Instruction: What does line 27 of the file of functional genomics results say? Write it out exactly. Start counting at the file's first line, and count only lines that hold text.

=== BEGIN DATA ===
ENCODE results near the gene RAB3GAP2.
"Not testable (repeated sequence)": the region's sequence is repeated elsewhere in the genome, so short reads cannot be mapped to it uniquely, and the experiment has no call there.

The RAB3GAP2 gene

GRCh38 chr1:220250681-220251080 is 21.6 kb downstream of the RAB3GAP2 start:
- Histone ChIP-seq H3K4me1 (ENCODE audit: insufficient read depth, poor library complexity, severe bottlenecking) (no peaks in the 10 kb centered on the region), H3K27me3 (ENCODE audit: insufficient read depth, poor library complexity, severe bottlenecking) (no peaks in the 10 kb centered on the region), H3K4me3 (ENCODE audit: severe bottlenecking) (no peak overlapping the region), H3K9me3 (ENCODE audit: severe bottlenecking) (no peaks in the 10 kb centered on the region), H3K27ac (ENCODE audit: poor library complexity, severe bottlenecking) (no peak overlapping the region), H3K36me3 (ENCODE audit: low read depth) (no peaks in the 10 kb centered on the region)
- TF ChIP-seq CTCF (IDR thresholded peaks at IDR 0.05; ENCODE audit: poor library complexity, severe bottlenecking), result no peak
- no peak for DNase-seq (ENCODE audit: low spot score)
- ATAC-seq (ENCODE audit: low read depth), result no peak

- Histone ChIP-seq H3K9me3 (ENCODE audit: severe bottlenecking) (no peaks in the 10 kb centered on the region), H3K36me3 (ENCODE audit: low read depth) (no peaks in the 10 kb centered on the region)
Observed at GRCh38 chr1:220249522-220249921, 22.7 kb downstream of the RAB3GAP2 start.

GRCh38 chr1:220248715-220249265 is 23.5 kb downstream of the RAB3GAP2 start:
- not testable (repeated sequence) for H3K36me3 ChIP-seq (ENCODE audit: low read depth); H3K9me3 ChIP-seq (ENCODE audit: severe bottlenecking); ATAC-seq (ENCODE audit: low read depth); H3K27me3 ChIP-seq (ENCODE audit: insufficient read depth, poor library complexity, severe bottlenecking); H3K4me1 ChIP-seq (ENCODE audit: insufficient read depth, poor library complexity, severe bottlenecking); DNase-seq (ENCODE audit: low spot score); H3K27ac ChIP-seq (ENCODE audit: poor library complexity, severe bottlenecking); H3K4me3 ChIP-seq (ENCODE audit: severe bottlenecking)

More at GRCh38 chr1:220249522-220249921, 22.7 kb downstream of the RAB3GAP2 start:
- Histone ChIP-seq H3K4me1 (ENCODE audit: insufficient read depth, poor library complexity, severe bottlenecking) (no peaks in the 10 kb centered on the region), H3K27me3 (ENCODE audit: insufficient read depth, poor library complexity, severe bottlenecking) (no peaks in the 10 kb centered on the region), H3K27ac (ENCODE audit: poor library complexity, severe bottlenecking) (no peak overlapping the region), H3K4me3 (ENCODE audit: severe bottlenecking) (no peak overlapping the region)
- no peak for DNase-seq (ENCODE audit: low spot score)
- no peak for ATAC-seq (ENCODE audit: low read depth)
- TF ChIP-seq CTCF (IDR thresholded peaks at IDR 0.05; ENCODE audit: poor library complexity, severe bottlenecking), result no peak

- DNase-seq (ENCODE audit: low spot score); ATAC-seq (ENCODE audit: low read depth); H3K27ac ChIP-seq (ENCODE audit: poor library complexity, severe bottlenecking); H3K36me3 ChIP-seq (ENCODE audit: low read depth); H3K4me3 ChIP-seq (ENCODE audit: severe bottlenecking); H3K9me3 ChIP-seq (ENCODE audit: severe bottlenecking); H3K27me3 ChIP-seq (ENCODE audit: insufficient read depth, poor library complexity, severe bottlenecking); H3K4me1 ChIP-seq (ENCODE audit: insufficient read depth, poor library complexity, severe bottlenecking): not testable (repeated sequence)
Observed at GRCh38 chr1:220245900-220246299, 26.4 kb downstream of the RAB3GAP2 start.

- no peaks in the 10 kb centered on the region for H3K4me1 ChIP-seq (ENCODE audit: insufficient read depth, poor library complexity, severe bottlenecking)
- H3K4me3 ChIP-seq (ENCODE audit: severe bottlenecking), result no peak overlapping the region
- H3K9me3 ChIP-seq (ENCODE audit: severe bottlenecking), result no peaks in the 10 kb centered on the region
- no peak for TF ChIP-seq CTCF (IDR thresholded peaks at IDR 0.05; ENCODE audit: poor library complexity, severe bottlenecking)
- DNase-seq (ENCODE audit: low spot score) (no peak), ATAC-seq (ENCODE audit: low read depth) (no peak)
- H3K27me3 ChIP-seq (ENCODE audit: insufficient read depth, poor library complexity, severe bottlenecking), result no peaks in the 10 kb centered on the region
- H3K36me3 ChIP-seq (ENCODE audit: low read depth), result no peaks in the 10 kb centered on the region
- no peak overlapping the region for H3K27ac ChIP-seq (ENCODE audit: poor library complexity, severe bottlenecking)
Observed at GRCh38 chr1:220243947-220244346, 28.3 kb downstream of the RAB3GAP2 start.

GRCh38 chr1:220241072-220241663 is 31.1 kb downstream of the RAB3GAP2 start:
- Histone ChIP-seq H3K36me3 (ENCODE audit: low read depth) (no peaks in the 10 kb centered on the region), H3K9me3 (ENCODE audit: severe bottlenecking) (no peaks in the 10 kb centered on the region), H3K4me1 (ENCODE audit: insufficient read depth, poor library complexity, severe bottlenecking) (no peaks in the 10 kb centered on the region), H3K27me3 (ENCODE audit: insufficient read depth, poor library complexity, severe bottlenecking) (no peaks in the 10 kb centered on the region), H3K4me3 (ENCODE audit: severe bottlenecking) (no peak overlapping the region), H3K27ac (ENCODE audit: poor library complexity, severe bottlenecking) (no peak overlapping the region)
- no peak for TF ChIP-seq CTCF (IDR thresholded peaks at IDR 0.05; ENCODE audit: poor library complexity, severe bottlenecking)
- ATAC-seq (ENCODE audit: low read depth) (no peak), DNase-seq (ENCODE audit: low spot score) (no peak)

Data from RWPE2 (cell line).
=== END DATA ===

- no peak overlapping the region for H3K27ac ChIP-seq (ENCODE audit: poor library complexity, severe bottlenecking)